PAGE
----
Authorities failing young to be 'named and shamed'
Child-trafficking, online safety, bullying, mental health, under-age sex and forced marriage are among several issues being flagged up in national child protection guidance for the first time.
With an increased onus on all who work with young people to take responsibility for their safety - not just those with a specific remit, such as social workers - it will require teachers to be aware of warning signs in a far broader range of situations.
The draft guidance is not statutory, and child protection policies will still be drawn up locally. But Government officials say the new guidance should lead to more consistent approaches across Scotland and warn that any authority failing to make the necessary changes will be "named and shamed" following HMIE inspections.
The 154-page document replaces "outdated" guidance from 1998. In that time, for example, freedom of movement internationally and changes in how drug gangs operate have made child-trafficking an issue, particularly in the west of Scotland.
Officials cited Vietnamese drug gangs who had cannabis farms in Glasgow tenements, tended by children aged 12 to 15. The number of child- trafficking cases known to authorities in Scotland was in two figures, but the Government believes many more may be going undetected. The last 12 years have also seen substance misuse become more prominent.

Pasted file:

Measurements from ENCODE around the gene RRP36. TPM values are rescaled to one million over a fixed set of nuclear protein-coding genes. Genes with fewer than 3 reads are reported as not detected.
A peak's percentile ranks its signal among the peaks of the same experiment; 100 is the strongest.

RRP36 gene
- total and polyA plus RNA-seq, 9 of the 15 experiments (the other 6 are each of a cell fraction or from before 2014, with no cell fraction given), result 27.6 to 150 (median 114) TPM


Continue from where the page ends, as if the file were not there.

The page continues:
The increased range of warning signs to look out for should not lead to a dramatic rise in child protection cases, officials said. Instances of children who would otherwise have been unidentified should be offset by nipping other problems in the bud.
Neither should the financial burden increase for cash-strapped local authorities, as it is hoped procedures will become more efficient; a Highland trial project reduced the time all professionals spent on child protection meetings by 75 per cent.
The guidance expands the range of organisations responsible for child protection. Teachers may be the first to spot physical and psychological signs of abuse, it stresses, since they are likely to have more contact with children than anyone else.
The requirement for each case on the child protection register to be pigeon-holed into one of five specific categories, such as "physical neglect" or "sexual abuse", is to end. Instead, all services would have to work together on a plan addressing each child's specific needs.
Children's Minister Adam Ingram said a common understanding of protection issues across all organisations was crucial to children's safety.
The guidance introduces the first national timescales for holding and following up child protection case conferences: initial conferences should take place no more than 21 days from notification of a concern; those involved should receive the child-protection plan within five days of that conference.
Unborn babies given a child protection plan are to be placed on the child protection register in all parts of Scotland. Currently, local authorities' differing approaches mean a mother could move from an authority where her unborn baby would be registered, to another where it would not.
Officials said adoption of the new guidelines should be a smooth process, as they tied in with the ongoing Getting It Right For Every Child programme, which promotes shared approaches to working with young people, across services and local authority boundaries.
Consultation on the draft guidance ends on September 17.